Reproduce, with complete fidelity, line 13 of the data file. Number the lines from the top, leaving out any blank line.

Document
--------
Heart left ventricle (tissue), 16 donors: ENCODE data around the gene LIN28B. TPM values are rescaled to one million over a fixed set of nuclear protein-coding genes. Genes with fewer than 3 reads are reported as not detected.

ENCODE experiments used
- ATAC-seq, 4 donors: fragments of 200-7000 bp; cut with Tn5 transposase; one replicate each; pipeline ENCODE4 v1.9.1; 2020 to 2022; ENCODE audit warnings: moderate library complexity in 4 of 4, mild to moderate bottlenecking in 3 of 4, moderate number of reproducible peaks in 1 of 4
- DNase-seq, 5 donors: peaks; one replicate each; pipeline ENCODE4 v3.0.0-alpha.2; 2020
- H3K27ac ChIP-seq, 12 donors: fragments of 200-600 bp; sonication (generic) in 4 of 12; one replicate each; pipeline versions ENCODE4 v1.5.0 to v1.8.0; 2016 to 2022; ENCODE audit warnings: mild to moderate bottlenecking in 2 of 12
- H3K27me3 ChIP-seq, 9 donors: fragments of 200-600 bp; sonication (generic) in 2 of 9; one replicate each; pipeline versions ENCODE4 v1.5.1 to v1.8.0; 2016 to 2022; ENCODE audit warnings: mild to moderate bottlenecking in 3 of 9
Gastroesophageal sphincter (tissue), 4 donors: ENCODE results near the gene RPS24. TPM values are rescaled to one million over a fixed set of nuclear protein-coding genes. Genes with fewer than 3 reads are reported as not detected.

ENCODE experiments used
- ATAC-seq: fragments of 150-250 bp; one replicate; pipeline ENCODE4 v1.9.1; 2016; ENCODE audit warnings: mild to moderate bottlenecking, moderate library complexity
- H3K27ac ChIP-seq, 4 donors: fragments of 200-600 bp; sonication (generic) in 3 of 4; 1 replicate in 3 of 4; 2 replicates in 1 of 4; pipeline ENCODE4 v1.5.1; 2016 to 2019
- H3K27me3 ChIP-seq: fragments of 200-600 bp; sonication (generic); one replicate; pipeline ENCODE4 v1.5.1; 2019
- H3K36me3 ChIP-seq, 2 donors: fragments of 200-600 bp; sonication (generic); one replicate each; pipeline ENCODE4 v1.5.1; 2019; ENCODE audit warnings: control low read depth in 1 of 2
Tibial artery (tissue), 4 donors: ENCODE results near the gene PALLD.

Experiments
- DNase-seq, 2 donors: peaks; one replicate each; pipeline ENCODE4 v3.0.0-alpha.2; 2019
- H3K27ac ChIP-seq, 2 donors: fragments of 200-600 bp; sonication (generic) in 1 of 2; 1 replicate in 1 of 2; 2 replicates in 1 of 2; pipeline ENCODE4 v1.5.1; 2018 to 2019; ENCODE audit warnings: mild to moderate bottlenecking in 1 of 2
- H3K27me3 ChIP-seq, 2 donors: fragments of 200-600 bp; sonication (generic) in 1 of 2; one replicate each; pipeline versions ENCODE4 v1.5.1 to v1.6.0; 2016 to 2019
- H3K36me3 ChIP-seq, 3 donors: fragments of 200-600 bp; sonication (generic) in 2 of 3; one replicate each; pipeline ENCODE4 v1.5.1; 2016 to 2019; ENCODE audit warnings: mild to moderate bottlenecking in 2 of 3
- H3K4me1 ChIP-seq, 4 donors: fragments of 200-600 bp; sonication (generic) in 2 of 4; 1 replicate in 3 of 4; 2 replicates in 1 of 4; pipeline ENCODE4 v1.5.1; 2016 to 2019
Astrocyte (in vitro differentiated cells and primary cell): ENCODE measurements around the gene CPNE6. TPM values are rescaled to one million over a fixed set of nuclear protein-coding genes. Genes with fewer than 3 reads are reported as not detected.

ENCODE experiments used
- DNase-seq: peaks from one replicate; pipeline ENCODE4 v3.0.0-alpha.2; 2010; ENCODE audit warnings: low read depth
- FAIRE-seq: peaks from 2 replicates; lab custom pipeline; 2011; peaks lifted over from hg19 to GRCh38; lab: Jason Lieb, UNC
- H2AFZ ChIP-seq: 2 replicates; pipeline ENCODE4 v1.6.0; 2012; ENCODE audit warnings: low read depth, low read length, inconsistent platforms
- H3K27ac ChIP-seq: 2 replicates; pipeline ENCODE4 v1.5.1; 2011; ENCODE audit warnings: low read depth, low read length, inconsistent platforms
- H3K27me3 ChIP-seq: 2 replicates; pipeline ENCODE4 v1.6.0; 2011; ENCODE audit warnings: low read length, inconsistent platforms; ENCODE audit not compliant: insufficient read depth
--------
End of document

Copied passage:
Tibial artery (tissue), 4 donors: ENCODE results near the gene PALLD.